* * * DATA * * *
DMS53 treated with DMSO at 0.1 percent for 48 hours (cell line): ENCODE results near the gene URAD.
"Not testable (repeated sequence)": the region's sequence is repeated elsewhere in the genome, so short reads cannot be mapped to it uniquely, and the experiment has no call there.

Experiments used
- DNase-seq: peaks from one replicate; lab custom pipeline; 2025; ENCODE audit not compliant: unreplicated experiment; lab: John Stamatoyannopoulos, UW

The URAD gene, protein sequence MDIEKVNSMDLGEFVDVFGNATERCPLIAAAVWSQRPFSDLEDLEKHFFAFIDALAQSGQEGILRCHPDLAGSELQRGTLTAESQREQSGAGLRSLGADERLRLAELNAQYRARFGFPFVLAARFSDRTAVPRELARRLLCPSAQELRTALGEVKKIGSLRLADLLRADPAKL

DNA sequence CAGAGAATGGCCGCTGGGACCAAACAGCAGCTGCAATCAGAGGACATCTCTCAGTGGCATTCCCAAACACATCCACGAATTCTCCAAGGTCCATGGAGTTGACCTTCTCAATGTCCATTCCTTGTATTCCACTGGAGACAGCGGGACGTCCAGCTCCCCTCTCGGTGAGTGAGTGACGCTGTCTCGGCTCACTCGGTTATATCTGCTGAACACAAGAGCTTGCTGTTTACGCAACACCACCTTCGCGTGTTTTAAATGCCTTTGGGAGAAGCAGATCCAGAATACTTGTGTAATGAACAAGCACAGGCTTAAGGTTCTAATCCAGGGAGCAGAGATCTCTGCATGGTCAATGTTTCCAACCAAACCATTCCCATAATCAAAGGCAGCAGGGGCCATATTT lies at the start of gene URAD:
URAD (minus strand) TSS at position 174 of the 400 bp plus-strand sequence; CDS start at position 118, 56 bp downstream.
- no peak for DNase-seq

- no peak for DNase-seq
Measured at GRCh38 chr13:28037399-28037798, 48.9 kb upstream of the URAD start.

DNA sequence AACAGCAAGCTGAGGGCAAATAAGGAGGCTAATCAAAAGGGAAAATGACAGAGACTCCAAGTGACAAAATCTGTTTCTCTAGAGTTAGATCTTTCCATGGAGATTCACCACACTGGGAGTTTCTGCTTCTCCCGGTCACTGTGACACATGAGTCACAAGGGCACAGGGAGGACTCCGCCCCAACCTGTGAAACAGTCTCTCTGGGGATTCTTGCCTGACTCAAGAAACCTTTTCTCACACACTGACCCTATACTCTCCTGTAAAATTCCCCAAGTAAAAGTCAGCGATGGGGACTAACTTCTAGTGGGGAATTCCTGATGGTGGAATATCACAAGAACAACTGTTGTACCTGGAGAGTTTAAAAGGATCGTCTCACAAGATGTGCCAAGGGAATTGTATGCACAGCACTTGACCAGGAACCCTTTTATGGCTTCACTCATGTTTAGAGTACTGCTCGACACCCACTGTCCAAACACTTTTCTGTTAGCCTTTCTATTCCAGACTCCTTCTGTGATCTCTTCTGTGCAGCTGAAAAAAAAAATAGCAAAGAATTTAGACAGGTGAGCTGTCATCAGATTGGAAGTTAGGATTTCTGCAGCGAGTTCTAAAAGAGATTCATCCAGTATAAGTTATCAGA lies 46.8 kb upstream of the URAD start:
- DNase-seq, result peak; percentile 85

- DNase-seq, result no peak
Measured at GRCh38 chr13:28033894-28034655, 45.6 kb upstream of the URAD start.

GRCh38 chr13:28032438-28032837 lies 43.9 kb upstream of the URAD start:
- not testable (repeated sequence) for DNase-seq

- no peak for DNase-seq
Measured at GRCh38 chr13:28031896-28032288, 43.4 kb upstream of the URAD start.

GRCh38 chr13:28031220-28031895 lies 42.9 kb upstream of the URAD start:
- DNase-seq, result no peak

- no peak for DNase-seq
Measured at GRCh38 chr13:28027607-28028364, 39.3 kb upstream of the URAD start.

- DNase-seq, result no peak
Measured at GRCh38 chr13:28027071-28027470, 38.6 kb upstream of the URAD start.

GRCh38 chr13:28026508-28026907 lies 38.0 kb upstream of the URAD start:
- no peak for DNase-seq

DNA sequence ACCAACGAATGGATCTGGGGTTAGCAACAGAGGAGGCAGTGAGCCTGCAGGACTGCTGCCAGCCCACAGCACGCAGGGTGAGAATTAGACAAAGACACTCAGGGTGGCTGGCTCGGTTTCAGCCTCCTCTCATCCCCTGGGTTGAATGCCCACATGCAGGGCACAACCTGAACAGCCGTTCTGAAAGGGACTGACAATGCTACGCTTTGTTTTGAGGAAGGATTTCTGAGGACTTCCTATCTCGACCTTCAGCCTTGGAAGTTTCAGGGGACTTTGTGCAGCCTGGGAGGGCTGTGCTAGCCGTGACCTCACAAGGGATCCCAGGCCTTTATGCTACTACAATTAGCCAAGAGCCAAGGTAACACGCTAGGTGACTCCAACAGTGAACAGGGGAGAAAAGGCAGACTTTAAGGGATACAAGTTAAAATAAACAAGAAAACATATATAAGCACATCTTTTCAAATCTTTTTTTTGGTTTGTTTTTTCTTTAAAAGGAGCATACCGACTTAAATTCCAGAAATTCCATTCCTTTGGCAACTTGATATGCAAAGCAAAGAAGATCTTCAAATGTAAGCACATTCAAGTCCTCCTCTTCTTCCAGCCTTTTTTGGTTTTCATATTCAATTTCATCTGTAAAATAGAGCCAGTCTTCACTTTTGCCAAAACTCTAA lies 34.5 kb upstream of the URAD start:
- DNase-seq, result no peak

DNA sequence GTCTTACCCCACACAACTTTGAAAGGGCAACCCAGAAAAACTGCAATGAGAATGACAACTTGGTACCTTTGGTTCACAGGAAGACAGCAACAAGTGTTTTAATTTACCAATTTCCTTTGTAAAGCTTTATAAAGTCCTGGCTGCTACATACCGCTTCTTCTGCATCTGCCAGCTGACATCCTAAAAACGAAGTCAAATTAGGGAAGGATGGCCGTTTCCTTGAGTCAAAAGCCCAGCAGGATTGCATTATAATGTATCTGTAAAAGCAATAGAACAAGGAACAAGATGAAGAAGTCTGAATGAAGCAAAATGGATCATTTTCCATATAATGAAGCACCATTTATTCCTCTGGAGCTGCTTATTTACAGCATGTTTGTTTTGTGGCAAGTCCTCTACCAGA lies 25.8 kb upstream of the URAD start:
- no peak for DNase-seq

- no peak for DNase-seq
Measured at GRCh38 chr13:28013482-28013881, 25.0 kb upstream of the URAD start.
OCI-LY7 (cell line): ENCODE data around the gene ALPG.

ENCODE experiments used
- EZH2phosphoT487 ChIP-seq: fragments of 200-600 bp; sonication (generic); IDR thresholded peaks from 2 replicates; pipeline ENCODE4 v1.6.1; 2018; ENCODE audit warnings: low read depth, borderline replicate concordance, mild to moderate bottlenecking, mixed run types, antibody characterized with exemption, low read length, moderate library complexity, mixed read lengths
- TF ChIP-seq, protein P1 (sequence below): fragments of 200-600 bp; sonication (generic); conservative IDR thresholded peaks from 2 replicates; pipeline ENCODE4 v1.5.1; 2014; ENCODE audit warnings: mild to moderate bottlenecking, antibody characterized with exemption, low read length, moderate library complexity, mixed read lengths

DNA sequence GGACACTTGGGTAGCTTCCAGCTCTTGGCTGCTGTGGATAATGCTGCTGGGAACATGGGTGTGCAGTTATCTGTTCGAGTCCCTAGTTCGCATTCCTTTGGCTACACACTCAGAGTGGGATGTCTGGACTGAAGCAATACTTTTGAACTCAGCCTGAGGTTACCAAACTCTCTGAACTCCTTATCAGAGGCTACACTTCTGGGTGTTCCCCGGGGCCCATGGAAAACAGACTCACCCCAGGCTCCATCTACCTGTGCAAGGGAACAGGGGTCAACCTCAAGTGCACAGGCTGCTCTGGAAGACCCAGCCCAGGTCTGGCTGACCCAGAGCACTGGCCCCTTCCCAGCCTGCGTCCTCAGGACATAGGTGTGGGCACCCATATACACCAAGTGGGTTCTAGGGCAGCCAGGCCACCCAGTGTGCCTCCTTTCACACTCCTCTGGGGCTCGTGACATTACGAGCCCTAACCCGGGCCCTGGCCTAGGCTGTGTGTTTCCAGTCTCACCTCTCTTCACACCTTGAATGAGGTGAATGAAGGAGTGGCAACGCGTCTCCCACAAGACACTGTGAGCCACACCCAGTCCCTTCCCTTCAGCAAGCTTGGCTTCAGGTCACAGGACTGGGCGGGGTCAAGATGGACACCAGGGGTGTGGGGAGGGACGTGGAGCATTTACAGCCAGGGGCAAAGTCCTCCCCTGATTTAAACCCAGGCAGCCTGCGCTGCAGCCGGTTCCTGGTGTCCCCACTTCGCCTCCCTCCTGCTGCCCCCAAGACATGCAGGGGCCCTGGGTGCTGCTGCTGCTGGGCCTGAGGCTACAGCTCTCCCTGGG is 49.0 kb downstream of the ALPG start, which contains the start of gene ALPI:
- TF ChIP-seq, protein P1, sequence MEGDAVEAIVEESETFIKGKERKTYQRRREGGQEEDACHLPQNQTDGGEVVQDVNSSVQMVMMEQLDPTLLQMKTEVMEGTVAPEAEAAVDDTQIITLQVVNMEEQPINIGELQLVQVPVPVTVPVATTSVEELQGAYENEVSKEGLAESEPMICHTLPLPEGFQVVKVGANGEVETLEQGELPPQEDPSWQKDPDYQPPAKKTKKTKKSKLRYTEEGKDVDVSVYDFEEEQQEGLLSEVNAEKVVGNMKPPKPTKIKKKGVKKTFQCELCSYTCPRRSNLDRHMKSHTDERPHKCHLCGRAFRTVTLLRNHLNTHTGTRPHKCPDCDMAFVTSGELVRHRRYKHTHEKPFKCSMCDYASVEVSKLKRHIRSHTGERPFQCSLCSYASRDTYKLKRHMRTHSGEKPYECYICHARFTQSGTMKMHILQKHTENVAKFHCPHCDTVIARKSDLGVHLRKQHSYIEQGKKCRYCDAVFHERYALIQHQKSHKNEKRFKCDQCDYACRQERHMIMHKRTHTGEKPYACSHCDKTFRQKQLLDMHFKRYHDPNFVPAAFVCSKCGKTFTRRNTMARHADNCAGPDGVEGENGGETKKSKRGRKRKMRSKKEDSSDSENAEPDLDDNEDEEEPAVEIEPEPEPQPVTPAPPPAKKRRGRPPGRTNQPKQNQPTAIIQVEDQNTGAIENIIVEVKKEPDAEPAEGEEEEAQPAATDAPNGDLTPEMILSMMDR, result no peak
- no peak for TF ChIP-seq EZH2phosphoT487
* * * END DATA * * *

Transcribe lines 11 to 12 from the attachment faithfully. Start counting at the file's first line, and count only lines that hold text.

DNA sequence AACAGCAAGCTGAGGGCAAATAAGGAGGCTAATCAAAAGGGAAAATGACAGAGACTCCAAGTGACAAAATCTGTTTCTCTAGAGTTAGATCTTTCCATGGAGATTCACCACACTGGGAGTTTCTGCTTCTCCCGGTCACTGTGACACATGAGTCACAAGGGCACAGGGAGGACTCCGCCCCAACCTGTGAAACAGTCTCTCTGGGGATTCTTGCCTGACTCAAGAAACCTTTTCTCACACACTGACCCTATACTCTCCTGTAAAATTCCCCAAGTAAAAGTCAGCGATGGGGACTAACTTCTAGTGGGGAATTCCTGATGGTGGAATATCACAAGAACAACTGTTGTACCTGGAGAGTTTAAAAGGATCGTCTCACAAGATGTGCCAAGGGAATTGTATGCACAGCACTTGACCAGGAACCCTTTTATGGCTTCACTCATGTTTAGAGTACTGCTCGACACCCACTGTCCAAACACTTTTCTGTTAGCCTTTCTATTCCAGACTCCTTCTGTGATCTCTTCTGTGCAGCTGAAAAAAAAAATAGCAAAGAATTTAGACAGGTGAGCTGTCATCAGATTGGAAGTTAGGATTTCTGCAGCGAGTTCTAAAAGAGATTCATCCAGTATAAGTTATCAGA lies 46.8 kb upstream of the URAD start:
- DNase-seq, result peak; percentile 85